Distribution of reconstructions and sampling

Since it is known that deep generative models work well when the data range is from −1 to 1, all measurements are rescaled so that the maximum value of the absolute value of the initial measurement is 1. Let \(Y\) be a random vector containing all pixel values. Observation \({Y}_{n}\), where \(n\ge 1\), is the set of pairs of location \({x}_{j}\) and measurement \({y}_{j}\): \({Y}_{n}=\{({x}_{j},{y}_{j})|j=1,\ldots ,n\}\). Also, a subset of measurements is defined: \({Y}_{n:n^{\prime} }=\{({x}_{j},{y}_{j})|j=n,\ldots ,n^{\prime} \}\). The likelihood of observations given \(Y\) is defined by

$$p({Y}_{n}|Y)\propto \exp (-\lambda {\Sigma }_{(x,y)\in {Y}_{n}}|y-Y(x)|),$$

where \(Y(x)\) is the pixel value of \(Y\) at \(x\), and \(\lambda\) is a free parameter that determines the sensitivity to the distance metric and is set to 1.0 for all experiments in this paper. The posterior probability distribution is defined by Bayes’ rule:

$$p(Y|{Y}_{n})\propto p({Y}_{n}|Y)\ p(Y).$$

Likewise, we can find the posterior distribution of \({\bf{z}}\) given measurements instead of \(Y\). Let \({\bf{z}}^{\prime}\) denote another input of the decoder, which is set to \({Y}_{64}\) in the experiments. Then the posterior distribution of \({\bf{z}}\) can be expressed with \({\bf{z}}^{\prime}\) when \(n\ge 64\):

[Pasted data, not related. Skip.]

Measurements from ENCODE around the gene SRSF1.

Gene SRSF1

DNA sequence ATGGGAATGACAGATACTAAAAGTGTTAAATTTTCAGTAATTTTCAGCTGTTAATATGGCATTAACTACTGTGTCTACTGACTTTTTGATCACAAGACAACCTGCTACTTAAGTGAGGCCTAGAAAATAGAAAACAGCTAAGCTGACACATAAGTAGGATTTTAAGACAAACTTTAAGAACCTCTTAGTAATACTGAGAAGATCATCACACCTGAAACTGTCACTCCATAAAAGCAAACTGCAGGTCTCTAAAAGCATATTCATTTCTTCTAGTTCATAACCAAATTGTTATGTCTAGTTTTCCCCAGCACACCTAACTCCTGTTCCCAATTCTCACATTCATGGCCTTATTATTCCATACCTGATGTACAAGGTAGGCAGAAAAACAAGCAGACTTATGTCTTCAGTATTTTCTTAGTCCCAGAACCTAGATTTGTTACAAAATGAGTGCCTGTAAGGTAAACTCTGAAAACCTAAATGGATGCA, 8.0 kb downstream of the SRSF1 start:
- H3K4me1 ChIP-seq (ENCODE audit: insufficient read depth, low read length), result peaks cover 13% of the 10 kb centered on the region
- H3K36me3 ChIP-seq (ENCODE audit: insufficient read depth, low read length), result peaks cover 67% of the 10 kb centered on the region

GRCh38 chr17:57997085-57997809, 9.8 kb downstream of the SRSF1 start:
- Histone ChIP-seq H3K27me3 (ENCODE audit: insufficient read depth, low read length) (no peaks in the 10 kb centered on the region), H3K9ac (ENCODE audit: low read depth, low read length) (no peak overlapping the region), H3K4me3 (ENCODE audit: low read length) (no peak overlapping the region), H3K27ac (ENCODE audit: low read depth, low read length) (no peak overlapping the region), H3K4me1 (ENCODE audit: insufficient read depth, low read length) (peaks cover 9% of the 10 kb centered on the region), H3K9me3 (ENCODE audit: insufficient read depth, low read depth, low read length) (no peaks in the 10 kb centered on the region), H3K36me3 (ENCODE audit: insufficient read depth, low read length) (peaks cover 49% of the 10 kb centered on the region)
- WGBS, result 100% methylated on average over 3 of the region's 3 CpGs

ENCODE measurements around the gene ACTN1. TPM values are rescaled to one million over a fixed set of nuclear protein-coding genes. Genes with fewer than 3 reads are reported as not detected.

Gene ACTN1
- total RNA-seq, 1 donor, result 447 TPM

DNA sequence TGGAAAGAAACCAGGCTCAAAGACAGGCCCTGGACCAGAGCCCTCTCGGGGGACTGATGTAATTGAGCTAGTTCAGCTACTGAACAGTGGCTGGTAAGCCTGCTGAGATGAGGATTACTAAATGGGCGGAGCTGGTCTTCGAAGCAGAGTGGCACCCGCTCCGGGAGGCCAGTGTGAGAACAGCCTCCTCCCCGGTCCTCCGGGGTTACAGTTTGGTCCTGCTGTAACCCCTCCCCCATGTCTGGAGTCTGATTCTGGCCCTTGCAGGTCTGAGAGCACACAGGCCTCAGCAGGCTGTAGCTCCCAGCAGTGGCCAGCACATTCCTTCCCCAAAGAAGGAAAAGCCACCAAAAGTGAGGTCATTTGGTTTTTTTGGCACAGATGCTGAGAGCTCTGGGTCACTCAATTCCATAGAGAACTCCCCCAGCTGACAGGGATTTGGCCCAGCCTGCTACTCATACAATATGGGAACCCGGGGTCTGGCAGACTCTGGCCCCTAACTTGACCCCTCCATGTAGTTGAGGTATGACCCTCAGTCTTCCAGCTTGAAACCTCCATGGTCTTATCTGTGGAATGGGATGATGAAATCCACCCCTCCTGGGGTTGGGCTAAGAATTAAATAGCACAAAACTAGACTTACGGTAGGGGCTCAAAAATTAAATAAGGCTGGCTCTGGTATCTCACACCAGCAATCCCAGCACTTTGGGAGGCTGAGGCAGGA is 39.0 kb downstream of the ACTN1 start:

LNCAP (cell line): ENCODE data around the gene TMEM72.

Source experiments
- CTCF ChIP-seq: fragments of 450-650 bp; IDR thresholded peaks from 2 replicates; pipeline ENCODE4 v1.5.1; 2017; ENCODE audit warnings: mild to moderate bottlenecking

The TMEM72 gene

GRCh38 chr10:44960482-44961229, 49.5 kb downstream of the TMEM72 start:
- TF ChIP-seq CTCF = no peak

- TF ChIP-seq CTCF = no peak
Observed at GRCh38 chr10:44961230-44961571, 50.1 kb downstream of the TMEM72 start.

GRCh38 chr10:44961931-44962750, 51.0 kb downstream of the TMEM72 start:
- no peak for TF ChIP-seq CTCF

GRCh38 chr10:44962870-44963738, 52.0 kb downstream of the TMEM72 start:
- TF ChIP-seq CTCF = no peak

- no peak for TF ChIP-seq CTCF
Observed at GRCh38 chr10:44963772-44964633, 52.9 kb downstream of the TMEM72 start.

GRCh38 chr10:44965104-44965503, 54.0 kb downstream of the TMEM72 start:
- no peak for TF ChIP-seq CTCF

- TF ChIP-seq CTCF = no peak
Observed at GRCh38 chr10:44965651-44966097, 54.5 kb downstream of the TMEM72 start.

$$\begin{array}{ccc}p({\bf{z}}|{Y}_{n},{\bf{z}}^{\prime} )&\propto &p({\bf{z}}|{\bf{z}}^{\prime} )\ p\left({Y}_{n}|p({\bf{z}},{\bf{z}}^{\prime} )\right.\\ &\propto &p({\bf{z}}){\int }_{Y}p({Y}_{n}|Y)\ p\left(Y|p({\bf{z}},{\bf{z}}^{\prime} )\ dY\right.\\ &\propto &p({\bf{z}})\ p({Y}_{n}|Y={\hat{Y}}_{{\bf{z}}}),\end{array}$$

where \({\hat{Y}}_{{\bf{z}}}\) is the reconstruction produced by the decoder given \({\bf{z}}\) and \({\bf{z}}^{\prime}\). Since all inputs of the decoder are given, \(p(Y|{\bf{z}},{\bf{z}}^{\prime} )\) is the Dirac delta function centered at \({\hat{Y}}_{{\bf{z}}}\). Also, \(p({\bf{z}}|{\bf{z}}^{\prime} )=p({\bf{z}})\) as \({\bf{z}}\) and \({\bf{z}}^{\prime}\) are assumed independent. Proposal distribution for MH is set to a multivariate normal distribution having centered mean and a covariance matrix equal to one quarter of the identity matrix. For the experiments in this paper, 400 iterations of MCMC steps are conducted when \(n=32\times {2}^{b}\), where \(b\) is any integer larger than or equal to 1. We found that 400 iterations result in good posterior samples. If \(({x}_{n+1},{y}_{n+1})\) is newly observed, then the posterior can be updated incrementally:

$$\begin{array}{ccc}p({\bf{z}}|{Y}_{n+1},{\bf{z}}^{\prime} )&=&\frac{p({x}_{n+1},{y}_{y+1}|{\bf{z}},{\bf{z}}^{\prime} )}{p({x}_{n+1},{y}_{n+1}|{Y}_{n},{\bf{z}}^{\prime} )}\ p({\bf{z}}|{Y}_{n},{\bf{z}}^{\prime} )\\ &=&\frac{p({x}_{n+1},{y}_{y+1}|{\hat{Y}}_{{\bf{z}}})}{p({x}_{n+1},{y}_{n+1}|{Y}_{n},{\bf{z}}^{\prime} )}\ p({\bf{z}}|{Y}_{n},{\bf{z}}^{\prime} ),\end{array}$$

because each term in (4) can be separated.

Decision algorithm

In this section, we derive a computationally simple form of the information gain and the fact that maximising the information gain is equal to minimising the entropy. Let \({p}_{n}(\cdot )=p(\cdot |{Y}_{n},{\bf{z}}^{\prime} )\), and any probabilistic quantity of \({y}_{n+1}\) has the condition \({x}_{n+1}\), but omitted for brevity.

The continuous version of the information gain equation is